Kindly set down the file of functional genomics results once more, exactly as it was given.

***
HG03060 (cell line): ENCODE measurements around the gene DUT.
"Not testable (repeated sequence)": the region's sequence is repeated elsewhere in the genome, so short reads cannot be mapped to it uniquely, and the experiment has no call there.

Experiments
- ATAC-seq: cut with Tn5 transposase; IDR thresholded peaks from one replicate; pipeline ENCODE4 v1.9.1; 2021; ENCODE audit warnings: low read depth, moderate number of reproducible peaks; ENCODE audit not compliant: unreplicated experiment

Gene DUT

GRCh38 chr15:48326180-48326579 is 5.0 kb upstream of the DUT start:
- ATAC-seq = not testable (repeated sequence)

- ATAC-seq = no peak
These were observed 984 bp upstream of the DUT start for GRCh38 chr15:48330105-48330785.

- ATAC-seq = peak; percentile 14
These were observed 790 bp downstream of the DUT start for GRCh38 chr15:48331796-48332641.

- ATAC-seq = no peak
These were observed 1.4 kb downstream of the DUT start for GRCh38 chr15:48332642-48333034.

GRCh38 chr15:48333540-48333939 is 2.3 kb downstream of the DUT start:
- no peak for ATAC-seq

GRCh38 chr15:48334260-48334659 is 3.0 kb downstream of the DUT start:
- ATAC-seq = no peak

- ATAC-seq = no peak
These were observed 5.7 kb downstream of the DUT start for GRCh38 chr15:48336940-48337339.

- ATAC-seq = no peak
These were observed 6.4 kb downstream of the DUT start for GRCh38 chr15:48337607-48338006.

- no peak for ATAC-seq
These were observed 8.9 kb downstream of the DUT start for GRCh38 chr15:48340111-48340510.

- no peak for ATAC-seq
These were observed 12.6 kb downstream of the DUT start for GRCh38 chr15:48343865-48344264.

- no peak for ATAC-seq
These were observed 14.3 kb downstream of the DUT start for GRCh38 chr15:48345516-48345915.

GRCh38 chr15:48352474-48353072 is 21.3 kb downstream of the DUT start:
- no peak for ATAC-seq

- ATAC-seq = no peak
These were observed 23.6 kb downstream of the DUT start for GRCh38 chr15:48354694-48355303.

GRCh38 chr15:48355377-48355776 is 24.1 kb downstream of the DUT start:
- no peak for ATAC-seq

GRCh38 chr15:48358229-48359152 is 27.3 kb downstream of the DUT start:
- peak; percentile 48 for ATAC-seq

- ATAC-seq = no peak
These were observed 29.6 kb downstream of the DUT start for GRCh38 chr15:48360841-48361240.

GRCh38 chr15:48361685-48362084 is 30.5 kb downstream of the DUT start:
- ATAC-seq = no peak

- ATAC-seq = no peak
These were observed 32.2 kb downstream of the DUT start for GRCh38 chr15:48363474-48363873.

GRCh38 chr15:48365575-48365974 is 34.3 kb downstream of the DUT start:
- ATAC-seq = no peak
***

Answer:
HG03060 (cell line): ENCODE measurements around the gene DUT.
"Not testable (repeated sequence)": the region's sequence is repeated elsewhere in the genome, so short reads cannot be mapped to it uniquely, and the experiment has no call there.

Experiments
- ATAC-seq: cut with Tn5 transposase; IDR thresholded peaks from one replicate; pipeline ENCODE4 v1.9.1; 2021; ENCODE audit warnings: low read depth, moderate number of reproducible peaks; ENCODE audit not compliant: unreplicated experiment

Gene DUT

GRCh38 chr15:48326180-48326579 is 5.0 kb upstream of the DUT start:
- ATAC-seq = not testable (repeated sequence)

- ATAC-seq = no peak
These were observed 984 bp upstream of the DUT start for GRCh38 chr15:48330105-48330785.

- ATAC-seq = peak; percentile 14
These were observed 790 bp downstream of the DUT start for GRCh38 chr15:48331796-48332641.

- ATAC-seq = no peak
These were observed 1.4 kb downstream of the DUT start for GRCh38 chr15:48332642-48333034.

GRCh38 chr15:48333540-48333939 is 2.3 kb downstream of the DUT start:
- no peak for ATAC-seq

GRCh38 chr15:48334260-48334659 is 3.0 kb downstream of the DUT start:
- ATAC-seq = no peak

- ATAC-seq = no peak
These were observed 5.7 kb downstream of the DUT start for GRCh38 chr15:48336940-48337339.

- ATAC-seq = no peak
These were observed 6.4 kb downstream of the DUT start for GRCh38 chr15:48337607-48338006.

- no peak for ATAC-seq
These were observed 8.9 kb downstream of the DUT start for GRCh38 chr15:48340111-48340510.

- no peak for ATAC-seq
These were observed 12.6 kb downstream of the DUT start for GRCh38 chr15:48343865-48344264.

- no peak for ATAC-seq
These were observed 14.3 kb downstream of the DUT start for GRCh38 chr15:48345516-48345915.

GRCh38 chr15:48352474-48353072 is 21.3 kb downstream of the DUT start:
- no peak for ATAC-seq

- ATAC-seq = no peak
These were observed 23.6 kb downstream of the DUT start for GRCh38 chr15:48354694-48355303.

GRCh38 chr15:48355377-48355776 is 24.1 kb downstream of the DUT start:
- no peak for ATAC-seq

GRCh38 chr15:48358229-48359152 is 27.3 kb downstream of the DUT start:
- peak; percentile 48 for ATAC-seq

- ATAC-seq = no peak
These were observed 29.6 kb downstream of the DUT start for GRCh38 chr15:48360841-48361240.

GRCh38 chr15:48361685-48362084 is 30.5 kb downstream of the DUT start:
- ATAC-seq = no peak

- ATAC-seq = no peak
These were observed 32.2 kb downstream of the DUT start for GRCh38 chr15:48363474-48363873.

GRCh38 chr15:48365575-48365974 is 34.3 kb downstream of the DUT start:
- ATAC-seq = no peak